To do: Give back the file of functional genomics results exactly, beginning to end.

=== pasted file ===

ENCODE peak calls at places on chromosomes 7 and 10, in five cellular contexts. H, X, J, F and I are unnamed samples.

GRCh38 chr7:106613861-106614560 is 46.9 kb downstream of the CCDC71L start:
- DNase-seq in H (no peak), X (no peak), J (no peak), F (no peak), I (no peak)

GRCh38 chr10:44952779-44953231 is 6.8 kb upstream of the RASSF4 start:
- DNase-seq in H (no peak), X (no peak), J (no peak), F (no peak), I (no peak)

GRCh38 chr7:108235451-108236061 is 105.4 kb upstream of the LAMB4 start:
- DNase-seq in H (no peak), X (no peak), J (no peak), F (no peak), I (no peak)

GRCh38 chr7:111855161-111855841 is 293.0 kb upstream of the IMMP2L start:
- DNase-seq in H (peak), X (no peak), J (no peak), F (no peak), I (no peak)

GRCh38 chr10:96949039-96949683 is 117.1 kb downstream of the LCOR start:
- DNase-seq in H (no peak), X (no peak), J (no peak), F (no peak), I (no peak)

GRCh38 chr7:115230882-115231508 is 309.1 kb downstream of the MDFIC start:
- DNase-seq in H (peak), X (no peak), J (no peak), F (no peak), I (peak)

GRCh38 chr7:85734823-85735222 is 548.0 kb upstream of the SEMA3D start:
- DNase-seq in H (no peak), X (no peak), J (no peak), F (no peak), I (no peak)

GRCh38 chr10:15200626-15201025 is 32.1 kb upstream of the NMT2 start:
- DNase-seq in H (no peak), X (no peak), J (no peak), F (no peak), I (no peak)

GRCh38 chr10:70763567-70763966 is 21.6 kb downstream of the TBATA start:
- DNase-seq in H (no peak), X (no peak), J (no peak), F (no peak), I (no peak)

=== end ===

ENCODE peak calls at places on chromosomes 7 and 10, in five cellular contexts. H, X, J, F and I are unnamed samples.

GRCh38 chr7:106613861-106614560 is 46.9 kb downstream of the CCDC71L start:
- DNase-seq in H (no peak), X (no peak), J (no peak), F (no peak), I (no peak)

GRCh38 chr10:44952779-44953231 is 6.8 kb upstream of the RASSF4 start:
- DNase-seq in H (no peak), X (no peak), J (no peak), F (no peak), I (no peak)

GRCh38 chr7:108235451-108236061 is 105.4 kb upstream of the LAMB4 start:
- DNase-seq in H (no peak), X (no peak), J (no peak), F (no peak), I (no peak)

GRCh38 chr7:111855161-111855841 is 293.0 kb upstream of the IMMP2L start:
- DNase-seq in H (peak), X (no peak), J (no peak), F (no peak), I (no peak)

GRCh38 chr10:96949039-96949683 is 117.1 kb downstream of the LCOR start:
- DNase-seq in H (no peak), X (no peak), J (no peak), F (no peak), I (no peak)

GRCh38 chr7:115230882-115231508 is 309.1 kb downstream of the MDFIC start:
- DNase-seq in H (peak), X (no peak), J (no peak), F (no peak), I (peak)

GRCh38 chr7:85734823-85735222 is 548.0 kb upstream of the SEMA3D start:
- DNase-seq in H (no peak), X (no peak), J (no peak), F (no peak), I (no peak)

GRCh38 chr10:15200626-15201025 is 32.1 kb upstream of the NMT2 start:
- DNase-seq in H (no peak), X (no peak), J (no peak), F (no peak), I (no peak)

GRCh38 chr10:70763567-70763966 is 21.6 kb downstream of the TBATA start:
- DNase-seq in H (no peak), X (no peak), J (no peak), F (no peak), I (no peak)